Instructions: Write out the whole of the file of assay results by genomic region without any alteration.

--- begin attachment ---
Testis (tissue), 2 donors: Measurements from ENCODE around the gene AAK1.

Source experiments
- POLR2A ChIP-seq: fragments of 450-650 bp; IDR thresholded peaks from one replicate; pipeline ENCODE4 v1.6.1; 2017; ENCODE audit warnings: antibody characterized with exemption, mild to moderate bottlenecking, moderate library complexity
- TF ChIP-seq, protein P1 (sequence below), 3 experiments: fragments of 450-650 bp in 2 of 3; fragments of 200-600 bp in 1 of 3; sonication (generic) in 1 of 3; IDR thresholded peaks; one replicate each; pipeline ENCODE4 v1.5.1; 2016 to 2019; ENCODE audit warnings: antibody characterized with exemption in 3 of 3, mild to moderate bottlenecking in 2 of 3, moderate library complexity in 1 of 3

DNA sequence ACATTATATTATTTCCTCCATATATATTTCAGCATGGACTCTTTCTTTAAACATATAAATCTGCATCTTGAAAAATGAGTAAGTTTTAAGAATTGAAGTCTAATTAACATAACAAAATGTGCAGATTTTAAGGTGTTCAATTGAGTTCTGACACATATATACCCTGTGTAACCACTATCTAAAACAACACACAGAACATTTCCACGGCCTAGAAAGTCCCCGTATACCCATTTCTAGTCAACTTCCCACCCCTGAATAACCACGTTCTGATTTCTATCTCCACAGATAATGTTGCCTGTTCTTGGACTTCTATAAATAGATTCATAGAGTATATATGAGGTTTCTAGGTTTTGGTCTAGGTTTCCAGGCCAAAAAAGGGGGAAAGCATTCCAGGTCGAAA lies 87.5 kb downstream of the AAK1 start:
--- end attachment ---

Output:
Testis (tissue), 2 donors: Measurements from ENCODE around the gene AAK1.

Source experiments
- POLR2A ChIP-seq: fragments of 450-650 bp; IDR thresholded peaks from one replicate; pipeline ENCODE4 v1.6.1; 2017; ENCODE audit warnings: antibody characterized with exemption, mild to moderate bottlenecking, moderate library complexity
- TF ChIP-seq, protein P1 (sequence below), 3 experiments: fragments of 450-650 bp in 2 of 3; fragments of 200-600 bp in 1 of 3; sonication (generic) in 1 of 3; IDR thresholded peaks; one replicate each; pipeline ENCODE4 v1.5.1; 2016 to 2019; ENCODE audit warnings: antibody characterized with exemption in 3 of 3, mild to moderate bottlenecking in 2 of 3, moderate library complexity in 1 of 3

DNA sequence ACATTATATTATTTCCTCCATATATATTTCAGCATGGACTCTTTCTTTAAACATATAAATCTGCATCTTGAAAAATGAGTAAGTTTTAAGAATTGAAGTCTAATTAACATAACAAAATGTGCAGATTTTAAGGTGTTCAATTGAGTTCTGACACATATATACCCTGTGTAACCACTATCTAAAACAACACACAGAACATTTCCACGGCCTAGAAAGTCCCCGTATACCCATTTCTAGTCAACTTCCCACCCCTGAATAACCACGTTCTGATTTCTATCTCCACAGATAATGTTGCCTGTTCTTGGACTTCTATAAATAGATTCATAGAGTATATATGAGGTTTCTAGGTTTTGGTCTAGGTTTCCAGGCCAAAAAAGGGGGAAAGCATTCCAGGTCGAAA lies 87.5 kb downstream of the AAK1 start: